Check… and Double Check

Visual Diffing MapboxGL

“Startup mentality” is one of those phrases that can be used to explain any hasty decision — right alongside “deadlines”, “reality” and “there’s a happy hour in 15 minutes and I really would like to be there on a Friday evening rather than stuck here worrying about writing this feature using test-driven development which is the ‘right’ way to do things but really after all what is ‘right’ and what is ‘wrong’ and is this really so ‘right’ in the context of my situation right now much like some ethical thought experiment involving food scarcity and cute animals.” Whatever the reasons, there’s always some looming best practice standing over your shoulder, judging you at every turn. And really, that’s kinda lame, because it shouldn’t loom, and it shouldn’t judge.

So, where does visual diffing fit into this? Visual diffing is an automated application testing strategy that captures screenshots of your application and comares the visual differences between the status quo and proposed changes to code. In our case, visual diffing is simply a solid strategy for preserving existing behavior for poorly-tested production applications when needing to inch forward — either stemming from wanting to add features or even going back and adding tests.

This presents a dangerous catch-22: back-filling your applications with tests sometimes requires refactoring your source code to make it unit-testable. But if refactoring means “changing the code without changing the behavior”, and you don’t know whether the behavior has changed or not, you’re effectively stuck. Because my team definitely had a “startup mentality” in the first year, we churned out dozens of products with limited testing. In our second year, we’re feeling the pain of refactoring untested source code.

Visual diffing was important to use for two reasons:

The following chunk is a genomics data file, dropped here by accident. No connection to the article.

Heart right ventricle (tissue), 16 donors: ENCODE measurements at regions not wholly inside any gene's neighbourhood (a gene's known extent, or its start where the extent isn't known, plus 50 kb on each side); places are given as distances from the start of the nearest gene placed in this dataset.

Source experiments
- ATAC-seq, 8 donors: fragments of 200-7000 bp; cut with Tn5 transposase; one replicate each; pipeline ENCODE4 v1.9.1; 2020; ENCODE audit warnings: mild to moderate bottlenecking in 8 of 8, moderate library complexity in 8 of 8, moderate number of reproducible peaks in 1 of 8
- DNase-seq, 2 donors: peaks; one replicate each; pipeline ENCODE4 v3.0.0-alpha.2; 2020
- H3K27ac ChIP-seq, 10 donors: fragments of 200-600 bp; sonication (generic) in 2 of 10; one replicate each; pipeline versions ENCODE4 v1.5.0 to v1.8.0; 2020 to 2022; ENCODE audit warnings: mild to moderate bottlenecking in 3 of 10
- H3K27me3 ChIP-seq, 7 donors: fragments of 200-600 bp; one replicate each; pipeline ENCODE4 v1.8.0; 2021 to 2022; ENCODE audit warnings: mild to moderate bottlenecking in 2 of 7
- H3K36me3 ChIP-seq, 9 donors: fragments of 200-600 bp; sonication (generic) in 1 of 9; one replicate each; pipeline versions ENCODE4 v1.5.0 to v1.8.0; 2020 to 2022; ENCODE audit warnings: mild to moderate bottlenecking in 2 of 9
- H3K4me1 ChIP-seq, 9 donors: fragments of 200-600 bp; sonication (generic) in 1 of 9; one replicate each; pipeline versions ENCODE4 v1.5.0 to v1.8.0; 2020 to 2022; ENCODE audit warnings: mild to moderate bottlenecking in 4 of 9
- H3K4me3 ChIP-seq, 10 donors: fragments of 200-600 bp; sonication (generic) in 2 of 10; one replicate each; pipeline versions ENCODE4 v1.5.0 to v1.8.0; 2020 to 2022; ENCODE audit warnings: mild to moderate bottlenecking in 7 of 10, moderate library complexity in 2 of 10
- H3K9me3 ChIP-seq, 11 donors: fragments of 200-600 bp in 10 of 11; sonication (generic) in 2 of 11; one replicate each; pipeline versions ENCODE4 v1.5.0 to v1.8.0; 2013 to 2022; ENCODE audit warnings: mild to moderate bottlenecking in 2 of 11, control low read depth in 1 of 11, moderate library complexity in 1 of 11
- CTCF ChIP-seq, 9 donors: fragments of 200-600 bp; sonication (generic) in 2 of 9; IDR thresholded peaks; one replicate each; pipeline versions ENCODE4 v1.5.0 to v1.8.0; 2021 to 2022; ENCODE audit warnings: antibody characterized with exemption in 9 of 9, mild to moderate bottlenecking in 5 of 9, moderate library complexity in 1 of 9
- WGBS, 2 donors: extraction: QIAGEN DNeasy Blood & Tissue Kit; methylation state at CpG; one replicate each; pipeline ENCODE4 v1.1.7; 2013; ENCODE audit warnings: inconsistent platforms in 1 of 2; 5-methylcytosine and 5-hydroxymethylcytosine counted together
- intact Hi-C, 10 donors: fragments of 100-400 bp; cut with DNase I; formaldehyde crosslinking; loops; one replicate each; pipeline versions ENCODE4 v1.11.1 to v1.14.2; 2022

• MapboxGL is a huge dependency and is hard to test
  • The source code was largely untested

For this, we used Percy, which made it very easy to implement visual diffing in our workflow. It also provided a great user experience for the manual reviewers who were inevitably checking for the same issues each time.

Screenshotting WebGL

WebGL is a powerful technology for churning out lots of complex visual information in the browser. It is, however, very hard to test. It also creates some snags when trying to implement screenshot diffing. Because Percy works by shipping local HTML content back to its service, it misses whatever is in the canvas element. No good!

Enter toDataURL(). Because WebGL renders to a canvas element, we can periodically generate images and replace the element’s contents with a static representation of the canvas. We can even trigger this behavior specifically at important moments of MapboxGL’s event system. For example, we should trigger a new image each time MapboxGL triggers a “render” event.

Finally, here’s what you see in the visual diff:

Using Percy for visual diffing

In this case, our visual diff didn’t catch anything significant. The red splotches in the bottom right indicate a few labels appeared where they didn’t appear before, but we can chalk this up to some slight differences in rendering time.

On other occasions, visual diffing caught some very important changes — huge amounts of difference indicated by tons of red. This flagged to me that something had changed with our hard-to-test map. This was great because it failed to pass a visual sniff test — a behavior that would have been caught probably later on in production.

Overall, image generation solution works fairly well. The map seen in the image above is actually just a regular PNG image generated by a stub I created. A screenshot of a screenshot of a screenshot!

Check out the full source of the stub here:



Notes on data, engineering, and design @NYCPlanning

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